Another part of the audit projected to be included in the phase 2 audits relates to the risk analysis and management of transmission and encryption of electronic PHI (ePHI). This is expected to be included in the audit due to the high percentage of breaches that occur during the transmission of data, and the loss and theft of portable devices.


Organizations will need to demonstrate that sufficient encryption is in place for all ePHI transmission, and that staff are trained to ensure that encryption is used end to end, across all devices.

HIPAA audit preparation checklist for business associates

To ensure that they are prepared for a potential phase 2 audit, insurers and brokers should take the following steps:

  • Ensure that a comprehensive assessment of potential security risks and vulnerabilities to the organization (a risk assessment) has been completed, and be able to confirm that all action items identified in the risk assessment have been completed or are on a reasonable timeline to be completed.
  • If the organization has not implemented any of the security standards’ addressable implementation standards for any of its information systems (such as the encryption of ePHI), confirmation will be required to ensure that the organization has documented the reason that any such addressable implementation standard was not reasonable and appropriate and details on alternative security measures that were implemented.
  • Ensure a breach notification policy has been implemented by the organization, and that covered entities are aware of this policy.
  • In addition to a website privacy notice, business associates should ensure that they have a notice of privacy practices in place that complies with HIPAA standards.
  • Ensure that the organization has reasonable and appropriate safeguards in place relating to the storage of all forms of PHI, including a facility security plan for each physical location that stores or otherwise has access to PHI (in addition to any security policies that require a physical security plan).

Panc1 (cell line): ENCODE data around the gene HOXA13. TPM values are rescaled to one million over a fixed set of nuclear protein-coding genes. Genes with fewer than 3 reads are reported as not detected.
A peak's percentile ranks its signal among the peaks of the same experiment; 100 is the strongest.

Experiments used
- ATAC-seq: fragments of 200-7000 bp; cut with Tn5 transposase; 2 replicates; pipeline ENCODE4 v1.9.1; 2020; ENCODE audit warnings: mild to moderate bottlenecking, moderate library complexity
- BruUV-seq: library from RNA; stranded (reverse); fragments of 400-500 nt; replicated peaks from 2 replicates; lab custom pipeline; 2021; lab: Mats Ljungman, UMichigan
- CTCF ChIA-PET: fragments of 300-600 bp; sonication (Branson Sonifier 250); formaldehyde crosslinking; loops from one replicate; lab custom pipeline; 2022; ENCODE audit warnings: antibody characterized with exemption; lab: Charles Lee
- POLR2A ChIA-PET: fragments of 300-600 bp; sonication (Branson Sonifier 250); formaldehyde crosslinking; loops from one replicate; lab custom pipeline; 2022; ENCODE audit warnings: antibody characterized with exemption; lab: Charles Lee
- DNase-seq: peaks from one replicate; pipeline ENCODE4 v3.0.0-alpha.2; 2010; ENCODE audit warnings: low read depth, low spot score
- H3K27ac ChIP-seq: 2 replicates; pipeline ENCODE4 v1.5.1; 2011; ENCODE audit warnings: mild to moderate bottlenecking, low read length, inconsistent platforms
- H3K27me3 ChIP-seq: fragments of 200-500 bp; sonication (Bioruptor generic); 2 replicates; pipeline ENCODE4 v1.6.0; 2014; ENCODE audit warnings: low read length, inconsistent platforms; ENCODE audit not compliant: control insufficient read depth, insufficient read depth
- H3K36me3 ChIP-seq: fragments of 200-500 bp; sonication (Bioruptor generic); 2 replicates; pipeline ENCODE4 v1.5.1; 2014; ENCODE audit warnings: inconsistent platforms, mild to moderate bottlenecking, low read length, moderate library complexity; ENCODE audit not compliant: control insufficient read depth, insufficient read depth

• Ensure that appropriate levels of training have been provided to all staff who come into contact with PHI.
  • Confirm that the organization maintains an accurate inventory of information system assets, including mobile devices (also applicable to a bring your own device environment)
  • Confirm all systems and software that transmit electronic PHI within the organization employ encryption technology, or provide a documented the risk analysis supporting the decision not to employ encryption.
  • Provide evidence that shows a full review of HIPAA security policies has been conducted to identify any actions that have not been completed as required (e.g., physical security plans, disaster recovery plan, emergency access procedures, etc.) to meet HIPAA compliance.

OCR may not have announced the date that phase 2 audits will begin, but officials there are likely to move forward with entity selection and requests quickly once a date is confirmed. Business associates should therefore be using this time to ensure that they are fully prepared.

See also: Small breach, big lesson in backpack.